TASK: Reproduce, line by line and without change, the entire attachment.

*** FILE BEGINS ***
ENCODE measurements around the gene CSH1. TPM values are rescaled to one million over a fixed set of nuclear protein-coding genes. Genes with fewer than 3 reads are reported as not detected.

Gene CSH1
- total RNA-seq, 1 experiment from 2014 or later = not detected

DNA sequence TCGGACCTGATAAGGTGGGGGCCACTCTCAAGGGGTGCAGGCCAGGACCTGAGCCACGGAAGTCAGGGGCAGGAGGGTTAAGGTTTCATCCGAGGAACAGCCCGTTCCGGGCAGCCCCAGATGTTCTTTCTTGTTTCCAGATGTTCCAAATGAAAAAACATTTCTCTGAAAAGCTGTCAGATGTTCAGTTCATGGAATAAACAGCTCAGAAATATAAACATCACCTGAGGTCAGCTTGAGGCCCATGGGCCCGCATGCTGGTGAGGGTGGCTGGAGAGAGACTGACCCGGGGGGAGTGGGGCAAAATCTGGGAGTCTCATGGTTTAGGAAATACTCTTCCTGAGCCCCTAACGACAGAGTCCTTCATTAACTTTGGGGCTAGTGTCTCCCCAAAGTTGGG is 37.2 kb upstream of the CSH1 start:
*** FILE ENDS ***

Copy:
ENCODE measurements around the gene CSH1. TPM values are rescaled to one million over a fixed set of nuclear protein-coding genes. Genes with fewer than 3 reads are reported as not detected.

Gene CSH1
- total RNA-seq, 1 experiment from 2014 or later = not detected

DNA sequence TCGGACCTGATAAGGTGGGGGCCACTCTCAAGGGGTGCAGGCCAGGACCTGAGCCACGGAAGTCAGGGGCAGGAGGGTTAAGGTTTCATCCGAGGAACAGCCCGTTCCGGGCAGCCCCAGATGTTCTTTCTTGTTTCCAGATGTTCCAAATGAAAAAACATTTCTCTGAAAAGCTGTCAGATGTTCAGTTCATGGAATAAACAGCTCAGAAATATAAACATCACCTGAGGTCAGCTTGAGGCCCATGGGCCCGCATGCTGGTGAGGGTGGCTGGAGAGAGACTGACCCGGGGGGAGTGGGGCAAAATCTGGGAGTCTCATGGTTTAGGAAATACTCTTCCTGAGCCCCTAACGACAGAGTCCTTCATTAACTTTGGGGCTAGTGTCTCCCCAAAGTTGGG is 37.2 kb upstream of the CSH1 start: